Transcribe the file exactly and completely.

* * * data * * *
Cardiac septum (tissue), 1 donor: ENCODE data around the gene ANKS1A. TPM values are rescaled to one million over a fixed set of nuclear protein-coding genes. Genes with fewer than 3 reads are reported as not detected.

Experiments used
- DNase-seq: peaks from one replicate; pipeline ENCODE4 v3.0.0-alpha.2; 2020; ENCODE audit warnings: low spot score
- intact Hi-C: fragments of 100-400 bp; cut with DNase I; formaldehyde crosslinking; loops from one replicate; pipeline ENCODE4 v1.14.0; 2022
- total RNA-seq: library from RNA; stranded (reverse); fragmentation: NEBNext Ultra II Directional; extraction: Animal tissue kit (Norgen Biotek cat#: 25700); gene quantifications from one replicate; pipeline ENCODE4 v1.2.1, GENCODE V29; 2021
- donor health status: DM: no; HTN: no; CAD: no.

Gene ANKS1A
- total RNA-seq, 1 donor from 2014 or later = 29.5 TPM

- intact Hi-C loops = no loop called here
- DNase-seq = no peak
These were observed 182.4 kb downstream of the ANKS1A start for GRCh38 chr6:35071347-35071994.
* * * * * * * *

Cardiac septum (tissue), 1 donor: ENCODE data around the gene ANKS1A. TPM values are rescaled to one million over a fixed set of nuclear protein-coding genes. Genes with fewer than 3 reads are reported as not detected.

Experiments used
- DNase-seq: peaks from one replicate; pipeline ENCODE4 v3.0.0-alpha.2; 2020; ENCODE audit warnings: low spot score
- intact Hi-C: fragments of 100-400 bp; cut with DNase I; formaldehyde crosslinking; loops from one replicate; pipeline ENCODE4 v1.14.0; 2022
- total RNA-seq: library from RNA; stranded (reverse); fragmentation: NEBNext Ultra II Directional; extraction: Animal tissue kit (Norgen Biotek cat#: 25700); gene quantifications from one replicate; pipeline ENCODE4 v1.2.1, GENCODE V29; 2021
- donor health status: DM: no; HTN: no; CAD: no.

Gene ANKS1A
- total RNA-seq, 1 donor from 2014 or later = 29.5 TPM

- intact Hi-C loops = no loop called here
- DNase-seq = no peak
These were observed 182.4 kb downstream of the ANKS1A start for GRCh38 chr6:35071347-35071994.